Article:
1. I have owned (with my husband) and lived in our home at 4502 Wood Street, Erie, PA 16509 since we purchased it in January 1973 and we have raised our 8 children in this home. We had a 30 year fixed rate 7% mortgage with a local bank and were never late paying this mortgage. Prior to paying this mortgage off we refinanced our home in order to build an addition when my 83 year old mother came to live with us. After falling and breaking her hip she could no longer live on her own. She was upset about our refinancing and wanted to do all that she could to help us pay off the new mortgage. She insisted we get a 10 year mortgage and she was a great help paying it. Shortly after she died we asked our local credit union who held the mortgage to help us refinance with a 30 year fixed rate. We were shocked when they turned us down because we had never been a day late paying our mortgage and our credit was perfect. The reason they gave us was that our debt ratio was too high to qualify. I told them there was no way we could continue to pay without my mothers income, but promised them if we financed we would never be late. They did not care. We continued to pay our mortgage on time, but had to skip paying other bills. The bank manager told me to contact GECAC about a program in PA that helped you pay your mortgage with a short term loan. I contacted them and was told I didn’t qualify because our payments had never been late. The GECAC representative advised us to skip the next 3 mortgage payments and to contact her when we received a notice of foreclosure. I called the cu manager and explained what I had been told and how nervous it made me since I had never paid a mortgage late. He said I would have to follow her advice to get help from PA so we skipped the next three mortgage payments and tried to catch up on our other bills. With the threat of foreclosure in hand, we went back to GECAC only to find a new person in charge of the program. She took a look at our paperwork and declared we were not eligible because we owned another property that was in Ohio. Prior to my mother’s death, we had purchased a very small house in Steubenville for $15,000 where our five youngest children went to school at Franciscan University because it was a lot cheaper than room and board. The previous gal at GECAC either missed that information or was not very well informed about the PA program. Needless to say, it was a lot more difficult to get another mortgage now that our credit was trashed.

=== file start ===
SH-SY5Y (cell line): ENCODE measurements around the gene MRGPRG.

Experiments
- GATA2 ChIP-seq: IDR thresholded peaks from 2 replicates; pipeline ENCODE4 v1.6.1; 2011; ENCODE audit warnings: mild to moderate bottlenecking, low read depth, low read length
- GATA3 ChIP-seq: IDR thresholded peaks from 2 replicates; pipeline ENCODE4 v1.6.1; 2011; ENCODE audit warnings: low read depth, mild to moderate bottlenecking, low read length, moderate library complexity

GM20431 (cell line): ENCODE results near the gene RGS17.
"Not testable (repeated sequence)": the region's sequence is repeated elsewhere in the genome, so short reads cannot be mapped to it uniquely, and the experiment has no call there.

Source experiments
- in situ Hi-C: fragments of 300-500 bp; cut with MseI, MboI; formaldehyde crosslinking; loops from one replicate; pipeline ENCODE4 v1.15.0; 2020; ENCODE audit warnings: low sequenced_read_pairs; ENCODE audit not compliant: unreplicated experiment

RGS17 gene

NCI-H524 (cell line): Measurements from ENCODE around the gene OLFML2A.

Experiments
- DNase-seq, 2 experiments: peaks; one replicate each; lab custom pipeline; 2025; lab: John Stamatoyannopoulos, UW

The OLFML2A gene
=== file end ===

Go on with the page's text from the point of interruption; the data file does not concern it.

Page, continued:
We weathered the new mortgage until 2002 when my husband lost his job. Trying to get a mortgage when your husband has no income and your credit is poor seemed impossible to me until I was contacted by mortgage brokers. I cannot tell you how slimy these guys were – not like dealing with your local bank or credit union. Each time I spoke to them the rate changed. After we made a decision to go with one of them our rate changed three times and the closing costs more than doubled, but we no longer had a choice. It was like having a gun to your head because the only other option is losing your home. The mortgage was for $114,500 at 13 ½ % and the closing costs were close to $10,000. The paper was sold numerous times. I could tell you nightmare stories about this mortgage, but won’t waste your time. The last company to hold the paper was Select Portfolio. I paid the mortgage each month and it was never a day late. We planned to refinance with a bank or our insurance company, USAA, where we have had our homeowner and auto insurance since 1965. Unfortunately, my husband’s new job was a straight commission job and his income was pretty low for the first few years so we were stuck with the mortgage from hell until 2006 when my husband made a lot more money and inherited the home he grew up in Emmaus, PA. After all of this good fortune, my husband of over 40 years quit his job, left town in September 2006 and for 9 months I had absolutely no idea where he was.